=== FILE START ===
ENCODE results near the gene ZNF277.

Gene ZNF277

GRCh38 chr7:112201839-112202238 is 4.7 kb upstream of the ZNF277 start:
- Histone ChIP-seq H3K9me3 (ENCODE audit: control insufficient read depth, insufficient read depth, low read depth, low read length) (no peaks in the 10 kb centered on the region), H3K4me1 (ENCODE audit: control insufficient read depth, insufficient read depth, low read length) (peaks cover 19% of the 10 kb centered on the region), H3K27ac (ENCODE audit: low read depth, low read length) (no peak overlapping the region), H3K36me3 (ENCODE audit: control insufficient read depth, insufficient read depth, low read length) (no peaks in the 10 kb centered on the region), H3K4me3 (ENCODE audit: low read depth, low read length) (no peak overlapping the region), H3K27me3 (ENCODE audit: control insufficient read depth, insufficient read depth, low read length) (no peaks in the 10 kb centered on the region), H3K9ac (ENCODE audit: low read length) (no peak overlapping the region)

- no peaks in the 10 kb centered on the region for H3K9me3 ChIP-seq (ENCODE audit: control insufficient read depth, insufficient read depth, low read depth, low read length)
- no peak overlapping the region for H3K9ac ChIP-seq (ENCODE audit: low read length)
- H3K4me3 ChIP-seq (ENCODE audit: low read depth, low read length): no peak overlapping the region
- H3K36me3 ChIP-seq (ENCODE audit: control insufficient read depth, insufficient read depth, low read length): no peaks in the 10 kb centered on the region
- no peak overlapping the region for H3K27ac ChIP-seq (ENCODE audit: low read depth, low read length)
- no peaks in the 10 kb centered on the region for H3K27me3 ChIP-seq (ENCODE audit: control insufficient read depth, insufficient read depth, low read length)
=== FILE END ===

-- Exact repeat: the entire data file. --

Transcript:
ENCODE results near the gene ZNF277.

Gene ZNF277

GRCh38 chr7:112201839-112202238 is 4.7 kb upstream of the ZNF277 start:
- Histone ChIP-seq H3K9me3 (ENCODE audit: control insufficient read depth, insufficient read depth, low read depth, low read length) (no peaks in the 10 kb centered on the region), H3K4me1 (ENCODE audit: control insufficient read depth, insufficient read depth, low read length) (peaks cover 19% of the 10 kb centered on the region), H3K27ac (ENCODE audit: low read depth, low read length) (no peak overlapping the region), H3K36me3 (ENCODE audit: control insufficient read depth, insufficient read depth, low read length) (no peaks in the 10 kb centered on the region), H3K4me3 (ENCODE audit: low read depth, low read length) (no peak overlapping the region), H3K27me3 (ENCODE audit: control insufficient read depth, insufficient read depth, low read length) (no peaks in the 10 kb centered on the region), H3K9ac (ENCODE audit: low read length) (no peak overlapping the region)

- no peaks in the 10 kb centered on the region for H3K9me3 ChIP-seq (ENCODE audit: control insufficient read depth, insufficient read depth, low read depth, low read length)
- no peak overlapping the region for H3K9ac ChIP-seq (ENCODE audit: low read length)
- H3K4me3 ChIP-seq (ENCODE audit: low read depth, low read length): no peak overlapping the region
- H3K36me3 ChIP-seq (ENCODE audit: control insufficient read depth, insufficient read depth, low read length): no peaks in the 10 kb centered on the region
- no peak overlapping the region for H3K27ac ChIP-seq (ENCODE audit: low read depth, low read length)
- no peaks in the 10 kb centered on the region for H3K27me3 ChIP-seq (ENCODE audit: control insufficient read depth, insufficient read depth, low read length)